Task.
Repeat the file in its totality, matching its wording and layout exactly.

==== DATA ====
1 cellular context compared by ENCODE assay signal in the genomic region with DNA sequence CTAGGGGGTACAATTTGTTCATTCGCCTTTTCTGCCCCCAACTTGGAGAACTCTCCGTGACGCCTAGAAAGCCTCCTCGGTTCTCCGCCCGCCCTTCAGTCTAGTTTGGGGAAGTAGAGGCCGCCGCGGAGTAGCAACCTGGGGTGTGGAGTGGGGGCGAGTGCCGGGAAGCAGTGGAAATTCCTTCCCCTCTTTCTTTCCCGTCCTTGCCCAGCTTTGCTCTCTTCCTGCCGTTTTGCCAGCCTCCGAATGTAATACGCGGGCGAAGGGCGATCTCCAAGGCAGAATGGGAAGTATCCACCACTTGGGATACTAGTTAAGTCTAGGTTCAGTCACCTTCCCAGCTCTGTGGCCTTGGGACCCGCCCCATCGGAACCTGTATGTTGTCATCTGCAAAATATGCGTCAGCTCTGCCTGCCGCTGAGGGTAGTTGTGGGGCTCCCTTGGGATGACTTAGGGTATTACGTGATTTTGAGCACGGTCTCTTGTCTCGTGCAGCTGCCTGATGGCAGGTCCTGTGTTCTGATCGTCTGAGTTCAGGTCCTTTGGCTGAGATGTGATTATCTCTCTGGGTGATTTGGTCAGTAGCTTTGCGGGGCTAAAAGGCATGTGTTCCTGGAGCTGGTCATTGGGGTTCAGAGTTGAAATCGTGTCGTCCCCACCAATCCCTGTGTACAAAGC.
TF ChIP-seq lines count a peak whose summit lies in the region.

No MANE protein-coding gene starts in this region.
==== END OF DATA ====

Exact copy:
1 cellular context compared by ENCODE assay signal in the genomic region with DNA sequence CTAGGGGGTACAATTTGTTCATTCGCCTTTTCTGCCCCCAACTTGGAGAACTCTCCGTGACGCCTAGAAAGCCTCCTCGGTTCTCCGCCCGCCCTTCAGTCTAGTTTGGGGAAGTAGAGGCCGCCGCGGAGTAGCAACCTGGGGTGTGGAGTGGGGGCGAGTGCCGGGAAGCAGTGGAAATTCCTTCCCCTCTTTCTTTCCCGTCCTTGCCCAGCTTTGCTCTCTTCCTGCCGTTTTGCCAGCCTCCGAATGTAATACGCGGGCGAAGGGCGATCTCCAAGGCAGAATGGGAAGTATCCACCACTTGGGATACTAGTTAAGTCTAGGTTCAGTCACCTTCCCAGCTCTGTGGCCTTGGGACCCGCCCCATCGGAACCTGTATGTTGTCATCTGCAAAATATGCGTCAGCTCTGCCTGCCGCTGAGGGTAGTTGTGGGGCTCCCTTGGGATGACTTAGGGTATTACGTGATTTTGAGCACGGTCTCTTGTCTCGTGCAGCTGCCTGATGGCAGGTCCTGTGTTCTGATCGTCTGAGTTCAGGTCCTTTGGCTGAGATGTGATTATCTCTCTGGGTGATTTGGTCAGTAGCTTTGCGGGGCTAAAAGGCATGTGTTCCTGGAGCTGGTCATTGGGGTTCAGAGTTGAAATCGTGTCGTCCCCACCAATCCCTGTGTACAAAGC.
TF ChIP-seq lines count a peak whose summit lies in the region.

No MANE protein-coding gene starts in this region.